Written by John Linn for blogs.browardpalmbeach.com
You might have noticed the proliferation of beers marketing themselves as “Fresh Hop” brews on the market recently. But you’re probably wondering: What does this mean? Don’t all beers have fresh hops in them? If not fresh, then what are they?
Hops are the budded plant that gives beer its bitter and aromatic qualities. They’re harvested in late summer/fall, from August to early September. Because of this, hops are most often dried or processed into compressed pellets or plugs that store year round. The techniques for this process are pretty sophisticated, so the quality of hop pellets are pretty good. If you’ve ever bought hop pellets from a homebrew store, these are essentially the same things that commercial brewers use year round in their beers.
During the fall, however, brewers have a rare opportunity to work with fresh hops. Also called wet hops, these buds don’t keep long and require a much larger dose than plugs or pellets to get the same bittering. They’re expensive and rarer, and so beers made with fresh (wet) hops are too.
Expensive and rarer, maybe, but what’s the end difference for the drinker? Well, some (not all) fresh hop beers offer a much more potent, aggressive aroma than their year-round counterparts. A good comparison is the difference between vegetables you might buy at a supermarket versus going to a farm and picking them yourself, then eating them straight away.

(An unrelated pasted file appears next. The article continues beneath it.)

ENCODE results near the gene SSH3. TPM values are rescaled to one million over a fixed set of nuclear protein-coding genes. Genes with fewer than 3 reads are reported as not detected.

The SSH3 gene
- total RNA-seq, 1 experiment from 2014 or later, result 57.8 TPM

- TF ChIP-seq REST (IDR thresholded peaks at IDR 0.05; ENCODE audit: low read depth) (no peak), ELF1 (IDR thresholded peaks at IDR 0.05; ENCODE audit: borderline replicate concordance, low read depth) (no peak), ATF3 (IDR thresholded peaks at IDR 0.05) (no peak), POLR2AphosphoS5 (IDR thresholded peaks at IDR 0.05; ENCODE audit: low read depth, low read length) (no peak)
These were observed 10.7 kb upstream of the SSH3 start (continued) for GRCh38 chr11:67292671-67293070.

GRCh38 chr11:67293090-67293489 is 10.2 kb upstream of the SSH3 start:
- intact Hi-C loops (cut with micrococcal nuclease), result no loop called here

Hop harvest was only a few months ago, so right about now is the time that beer makers are releasing their fresh hop brews. You can find them all over at the moment: World of Beer had two or three fresh hop beers on tap last week, and a hole host in bottle. If you can try them on tap, I’d highly recommend that. Something about the keg seems to preserve the hop aroma that much better (of course, it could be my imagination).
Some good fresh hop beers to try: I’m really partial to Sierra Nevada’s Celebration series, with its honeyed Cascade hops and resinous Centennial. Great Divide’s Fresh Hop Pale Ale is seriously aromatic and robust — a really fine drinker with a ton of hop flavor that leans towards sweet rather than bitter. Rogue has a version called First Growth Wet Hop Ale that’s a solid entry (bottles you find year round will probably have diminished aromas, however). Athens, Georgia’s, Terrapin has my favorite named fresh hop beer — it’s called “So Fresh and So Green, Green,” a play on the classic Outkast jangle.
There are dozens (if not more) other fresh hop beers out there, so keep your eyes out. And drink quick! The freshness does no good if it chills in the bottle for months.
(Originally published as “Beer of the Week: Fresh Hop Brews.” First picture courtesy globalbeer.com …taken during the 1999 Belgian Hop Festival.)